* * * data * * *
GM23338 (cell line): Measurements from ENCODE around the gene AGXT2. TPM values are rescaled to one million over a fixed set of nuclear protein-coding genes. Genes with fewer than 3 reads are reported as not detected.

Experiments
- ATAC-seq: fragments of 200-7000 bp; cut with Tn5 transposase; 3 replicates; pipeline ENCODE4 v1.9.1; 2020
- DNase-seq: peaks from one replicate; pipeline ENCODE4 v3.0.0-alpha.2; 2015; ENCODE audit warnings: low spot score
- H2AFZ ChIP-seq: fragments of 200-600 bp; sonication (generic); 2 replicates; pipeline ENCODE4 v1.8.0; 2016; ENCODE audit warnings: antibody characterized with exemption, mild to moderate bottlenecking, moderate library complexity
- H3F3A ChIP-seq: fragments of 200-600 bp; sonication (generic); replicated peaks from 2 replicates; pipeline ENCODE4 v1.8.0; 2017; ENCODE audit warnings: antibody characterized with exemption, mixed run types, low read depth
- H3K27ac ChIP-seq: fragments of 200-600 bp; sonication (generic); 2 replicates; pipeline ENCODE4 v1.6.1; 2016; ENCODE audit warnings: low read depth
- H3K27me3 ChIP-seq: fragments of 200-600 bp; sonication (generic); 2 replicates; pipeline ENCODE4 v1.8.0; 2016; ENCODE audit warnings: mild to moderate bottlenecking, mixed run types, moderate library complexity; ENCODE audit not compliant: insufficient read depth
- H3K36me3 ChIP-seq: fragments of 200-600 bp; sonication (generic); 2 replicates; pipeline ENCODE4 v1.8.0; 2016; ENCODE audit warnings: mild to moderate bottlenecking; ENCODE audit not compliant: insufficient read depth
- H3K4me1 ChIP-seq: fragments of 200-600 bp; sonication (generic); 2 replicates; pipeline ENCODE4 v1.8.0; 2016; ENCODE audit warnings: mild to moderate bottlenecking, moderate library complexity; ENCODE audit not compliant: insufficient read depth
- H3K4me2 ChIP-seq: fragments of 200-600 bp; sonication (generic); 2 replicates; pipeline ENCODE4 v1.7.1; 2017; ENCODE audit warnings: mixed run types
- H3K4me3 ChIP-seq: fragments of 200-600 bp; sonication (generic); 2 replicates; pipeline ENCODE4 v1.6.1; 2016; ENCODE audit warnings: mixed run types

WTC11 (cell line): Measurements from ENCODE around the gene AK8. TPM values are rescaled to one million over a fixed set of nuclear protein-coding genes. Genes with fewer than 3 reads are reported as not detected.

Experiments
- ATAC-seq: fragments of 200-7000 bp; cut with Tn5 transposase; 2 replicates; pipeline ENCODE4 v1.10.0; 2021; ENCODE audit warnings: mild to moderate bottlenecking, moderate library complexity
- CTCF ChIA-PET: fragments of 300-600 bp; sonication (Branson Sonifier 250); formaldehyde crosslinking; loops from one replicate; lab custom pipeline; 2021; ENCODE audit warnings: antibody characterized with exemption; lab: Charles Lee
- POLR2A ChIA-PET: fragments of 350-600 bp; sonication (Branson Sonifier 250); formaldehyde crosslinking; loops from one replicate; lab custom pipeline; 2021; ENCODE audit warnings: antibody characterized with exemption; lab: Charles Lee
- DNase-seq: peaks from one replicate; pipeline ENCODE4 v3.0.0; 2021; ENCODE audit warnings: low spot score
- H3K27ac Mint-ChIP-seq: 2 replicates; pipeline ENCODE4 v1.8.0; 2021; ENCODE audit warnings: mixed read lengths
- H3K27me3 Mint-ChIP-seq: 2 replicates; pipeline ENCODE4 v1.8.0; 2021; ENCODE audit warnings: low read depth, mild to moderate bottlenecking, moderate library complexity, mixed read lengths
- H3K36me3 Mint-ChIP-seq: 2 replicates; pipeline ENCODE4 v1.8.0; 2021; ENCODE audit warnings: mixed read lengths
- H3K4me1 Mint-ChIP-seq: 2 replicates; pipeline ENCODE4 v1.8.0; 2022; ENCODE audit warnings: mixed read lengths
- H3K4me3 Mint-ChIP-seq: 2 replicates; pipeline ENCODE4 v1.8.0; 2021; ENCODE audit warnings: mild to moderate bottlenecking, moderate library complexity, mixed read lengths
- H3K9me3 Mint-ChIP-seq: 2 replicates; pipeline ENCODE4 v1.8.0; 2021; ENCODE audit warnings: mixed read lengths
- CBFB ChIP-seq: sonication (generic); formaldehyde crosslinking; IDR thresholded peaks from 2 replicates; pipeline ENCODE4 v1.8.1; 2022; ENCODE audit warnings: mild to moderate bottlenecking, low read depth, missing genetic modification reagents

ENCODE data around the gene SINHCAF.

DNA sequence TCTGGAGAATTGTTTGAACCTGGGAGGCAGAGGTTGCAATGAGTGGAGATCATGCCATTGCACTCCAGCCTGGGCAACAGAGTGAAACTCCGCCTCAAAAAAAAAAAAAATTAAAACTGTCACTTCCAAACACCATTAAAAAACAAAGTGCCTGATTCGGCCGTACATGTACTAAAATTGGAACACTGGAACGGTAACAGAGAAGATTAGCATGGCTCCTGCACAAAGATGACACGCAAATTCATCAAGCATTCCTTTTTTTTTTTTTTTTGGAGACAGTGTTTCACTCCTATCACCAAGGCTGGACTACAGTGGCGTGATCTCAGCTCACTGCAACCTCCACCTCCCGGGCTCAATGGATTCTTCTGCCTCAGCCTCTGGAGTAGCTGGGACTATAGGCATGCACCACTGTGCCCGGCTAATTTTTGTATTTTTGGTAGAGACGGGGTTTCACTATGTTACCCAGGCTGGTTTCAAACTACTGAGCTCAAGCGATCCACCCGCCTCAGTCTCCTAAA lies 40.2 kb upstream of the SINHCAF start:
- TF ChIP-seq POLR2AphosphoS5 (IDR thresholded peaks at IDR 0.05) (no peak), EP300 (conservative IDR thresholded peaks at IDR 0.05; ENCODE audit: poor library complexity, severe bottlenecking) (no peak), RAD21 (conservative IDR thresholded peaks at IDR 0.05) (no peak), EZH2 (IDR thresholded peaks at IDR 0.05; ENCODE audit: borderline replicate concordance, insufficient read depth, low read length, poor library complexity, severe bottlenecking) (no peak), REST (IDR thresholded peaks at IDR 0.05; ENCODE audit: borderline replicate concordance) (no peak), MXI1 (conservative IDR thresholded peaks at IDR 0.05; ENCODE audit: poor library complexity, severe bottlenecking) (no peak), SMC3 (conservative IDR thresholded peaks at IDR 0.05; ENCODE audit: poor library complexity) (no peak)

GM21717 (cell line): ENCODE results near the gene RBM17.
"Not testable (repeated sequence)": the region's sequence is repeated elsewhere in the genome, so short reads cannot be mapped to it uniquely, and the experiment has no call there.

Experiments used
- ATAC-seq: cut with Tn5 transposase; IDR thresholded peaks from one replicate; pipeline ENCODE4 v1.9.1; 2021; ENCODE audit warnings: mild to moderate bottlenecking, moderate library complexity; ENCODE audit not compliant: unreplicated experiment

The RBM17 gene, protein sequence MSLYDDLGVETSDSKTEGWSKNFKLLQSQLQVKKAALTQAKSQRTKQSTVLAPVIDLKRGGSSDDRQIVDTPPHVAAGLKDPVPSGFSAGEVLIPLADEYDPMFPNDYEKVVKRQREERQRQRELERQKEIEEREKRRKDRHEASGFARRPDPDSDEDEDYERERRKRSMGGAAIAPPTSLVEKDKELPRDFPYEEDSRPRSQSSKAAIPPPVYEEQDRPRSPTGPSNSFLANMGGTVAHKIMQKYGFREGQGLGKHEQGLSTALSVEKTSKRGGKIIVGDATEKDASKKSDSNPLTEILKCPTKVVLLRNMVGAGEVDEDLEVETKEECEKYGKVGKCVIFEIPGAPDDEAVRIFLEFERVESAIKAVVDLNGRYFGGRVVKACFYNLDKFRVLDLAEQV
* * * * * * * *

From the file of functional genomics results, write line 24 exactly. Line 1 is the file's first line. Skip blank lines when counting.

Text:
- H3K9me3 Mint-ChIP-seq: 2 replicates; pipeline ENCODE4 v1.8.0; 2021; ENCODE audit warnings: mixed read lengths